Frenetic poet and soulful singer
Shoney Lamar’s a funny dude. In merely reading his writing, you get the impression that
he takes everything completely seriously—but without a grain of seriousness.
In casual conversation, the Boston-based singer-songwriter is overflowing with, “yeah, man” and “you got it, brother.” He asserts with complete earnestness that if he had access to an unlimited budget, he’d buy his parents’ house for them. Some of his song titles seem like downright goofy Tenacious D B-sides; “Idiots on the Escalator” and “Space Jam 3” make you crack a smile.
Until, that is, you give them a listen.
That’s when the true Shoney Lamar comes out, and he is one relentless guy. The latter of those two songs contains a verse that could act as a succinct mission statement for Lamar: “And if you pirate my shit / It’s not that I care so much / But fuck you, really, fuck you / Come over to my place / Do it to my face / But I love you, yeah, I love you.”
Lamar’s tracks sport some muddy garage-rock riffs, and each one seems to be imbued with a glorious, snarling anger, holding hands with true affection. When questioned on the topic, Lamar said,
“I am committed to saying things that other people won’t say.
The nasty shit people say behind closed doors, I like to say onstage. It’s cathartic. I get nasty in the art, so I don’t get nasty in real life. Things seem to go better when you’re nice to people.”
Though Lamar the man might just be a big softie with a mean streak a mile wide,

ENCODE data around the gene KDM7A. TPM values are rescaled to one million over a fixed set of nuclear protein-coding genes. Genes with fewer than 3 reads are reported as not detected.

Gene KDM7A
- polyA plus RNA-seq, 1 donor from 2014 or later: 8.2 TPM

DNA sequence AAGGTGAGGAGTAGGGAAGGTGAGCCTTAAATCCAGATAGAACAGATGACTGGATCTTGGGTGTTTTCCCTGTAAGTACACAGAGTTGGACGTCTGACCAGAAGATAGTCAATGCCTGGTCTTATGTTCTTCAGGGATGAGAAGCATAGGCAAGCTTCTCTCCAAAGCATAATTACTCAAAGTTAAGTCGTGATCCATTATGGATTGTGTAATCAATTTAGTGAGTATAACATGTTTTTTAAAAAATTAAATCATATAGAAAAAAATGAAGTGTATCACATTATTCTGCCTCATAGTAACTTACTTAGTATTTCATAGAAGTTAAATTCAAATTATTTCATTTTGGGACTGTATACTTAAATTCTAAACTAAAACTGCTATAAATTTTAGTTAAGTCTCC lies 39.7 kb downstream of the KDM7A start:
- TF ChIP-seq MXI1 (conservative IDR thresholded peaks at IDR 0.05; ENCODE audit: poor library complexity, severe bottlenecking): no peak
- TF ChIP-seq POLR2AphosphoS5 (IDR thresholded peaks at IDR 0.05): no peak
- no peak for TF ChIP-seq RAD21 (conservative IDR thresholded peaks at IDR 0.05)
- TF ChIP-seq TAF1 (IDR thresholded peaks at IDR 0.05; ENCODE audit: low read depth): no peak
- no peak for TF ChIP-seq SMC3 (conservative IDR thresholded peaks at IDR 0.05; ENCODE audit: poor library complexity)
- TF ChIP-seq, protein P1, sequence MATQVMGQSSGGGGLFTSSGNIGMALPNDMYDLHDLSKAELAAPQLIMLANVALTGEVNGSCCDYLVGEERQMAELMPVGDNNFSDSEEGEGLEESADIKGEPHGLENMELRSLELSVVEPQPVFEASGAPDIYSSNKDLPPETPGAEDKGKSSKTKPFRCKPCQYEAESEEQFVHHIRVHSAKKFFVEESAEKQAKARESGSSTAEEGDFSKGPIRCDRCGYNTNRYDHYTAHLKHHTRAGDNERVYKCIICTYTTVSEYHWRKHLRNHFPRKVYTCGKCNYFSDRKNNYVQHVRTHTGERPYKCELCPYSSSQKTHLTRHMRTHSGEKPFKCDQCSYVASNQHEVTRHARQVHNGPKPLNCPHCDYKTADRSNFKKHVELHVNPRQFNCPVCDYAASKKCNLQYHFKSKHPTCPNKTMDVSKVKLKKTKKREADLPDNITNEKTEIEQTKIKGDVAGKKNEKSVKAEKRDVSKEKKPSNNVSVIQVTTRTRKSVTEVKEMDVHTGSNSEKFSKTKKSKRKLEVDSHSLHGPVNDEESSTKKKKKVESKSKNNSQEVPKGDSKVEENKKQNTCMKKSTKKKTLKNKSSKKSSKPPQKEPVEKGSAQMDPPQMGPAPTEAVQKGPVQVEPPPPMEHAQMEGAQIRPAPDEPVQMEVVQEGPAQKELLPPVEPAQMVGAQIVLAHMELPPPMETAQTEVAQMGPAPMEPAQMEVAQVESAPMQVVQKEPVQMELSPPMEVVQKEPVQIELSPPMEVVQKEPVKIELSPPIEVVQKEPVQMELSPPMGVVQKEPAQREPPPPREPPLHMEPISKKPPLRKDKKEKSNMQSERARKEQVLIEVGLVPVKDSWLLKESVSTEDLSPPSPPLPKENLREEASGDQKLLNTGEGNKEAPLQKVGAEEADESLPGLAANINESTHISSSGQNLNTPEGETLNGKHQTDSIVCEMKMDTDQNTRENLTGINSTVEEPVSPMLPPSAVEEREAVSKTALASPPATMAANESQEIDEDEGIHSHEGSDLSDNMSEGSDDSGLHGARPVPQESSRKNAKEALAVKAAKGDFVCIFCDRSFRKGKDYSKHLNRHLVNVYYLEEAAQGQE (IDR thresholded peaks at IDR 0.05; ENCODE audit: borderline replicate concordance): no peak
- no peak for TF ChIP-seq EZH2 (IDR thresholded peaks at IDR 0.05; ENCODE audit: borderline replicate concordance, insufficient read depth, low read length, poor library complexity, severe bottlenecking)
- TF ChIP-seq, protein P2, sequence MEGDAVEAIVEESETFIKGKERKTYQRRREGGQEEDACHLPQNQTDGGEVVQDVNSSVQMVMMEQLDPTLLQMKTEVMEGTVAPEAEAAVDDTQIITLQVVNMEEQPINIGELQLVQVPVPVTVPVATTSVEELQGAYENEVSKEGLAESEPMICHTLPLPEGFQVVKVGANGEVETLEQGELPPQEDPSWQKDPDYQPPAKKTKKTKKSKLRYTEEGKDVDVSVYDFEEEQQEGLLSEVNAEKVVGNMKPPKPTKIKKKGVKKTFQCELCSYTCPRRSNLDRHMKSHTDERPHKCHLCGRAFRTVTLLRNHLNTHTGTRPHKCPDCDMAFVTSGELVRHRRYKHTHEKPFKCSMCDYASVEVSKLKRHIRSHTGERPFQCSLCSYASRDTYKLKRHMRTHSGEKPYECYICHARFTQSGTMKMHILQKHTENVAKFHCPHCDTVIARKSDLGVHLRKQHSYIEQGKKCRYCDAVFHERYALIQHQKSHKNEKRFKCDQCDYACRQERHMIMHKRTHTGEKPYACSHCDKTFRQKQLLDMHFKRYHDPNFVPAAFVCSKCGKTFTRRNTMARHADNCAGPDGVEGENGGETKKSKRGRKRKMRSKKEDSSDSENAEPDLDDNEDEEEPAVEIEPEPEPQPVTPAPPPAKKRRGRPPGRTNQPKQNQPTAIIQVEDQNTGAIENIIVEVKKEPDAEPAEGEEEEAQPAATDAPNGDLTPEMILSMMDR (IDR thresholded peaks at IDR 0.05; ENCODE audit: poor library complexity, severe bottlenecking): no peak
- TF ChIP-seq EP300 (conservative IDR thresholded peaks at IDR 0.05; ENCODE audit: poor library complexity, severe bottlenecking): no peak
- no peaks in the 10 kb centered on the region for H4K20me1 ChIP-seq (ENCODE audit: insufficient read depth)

Lamar the artist is a different creature completely. His shows deftly combine his blistering music with his poetry into an experience unlike any this fine city can offer. Lamar’s upcoming set at Precinct is something like a victory lap for him. Though he’s supporting local bands Surprise Party, Subpar Co-Star, Coo & Howl, and E.P.S.,
the cake no one wanted.
As Lamar tells it, his poetry and his music are inextricably intertwined, twin expressions of a single voice. He moves freely between the two, alternating poems with songs, one after the other, in a powerful stream of consciousness. The sensibility echoed in his music comes through in his writing, with one significant difference: “Poetry doesn’t have to rhyme, which is nice. But I write about myself and all the shit around me.
I’m obsessed with myself. I’m like Morrissey.”
Apart from this self-proclaimed self-obsession, Morrissey could not be further from Lamar. Where the former is gloomy, the latter is hyperkinetic. Where the Smiths frontman is preachy, Lamar is gleefully nihilistic. Where Morrissey is a “poet,” Shoney Lamar is a poet.
W/ SURPRISE PARTY, SUBPAR CO-STAR, COO & HOWL, E.P.S.
70 UNION SQ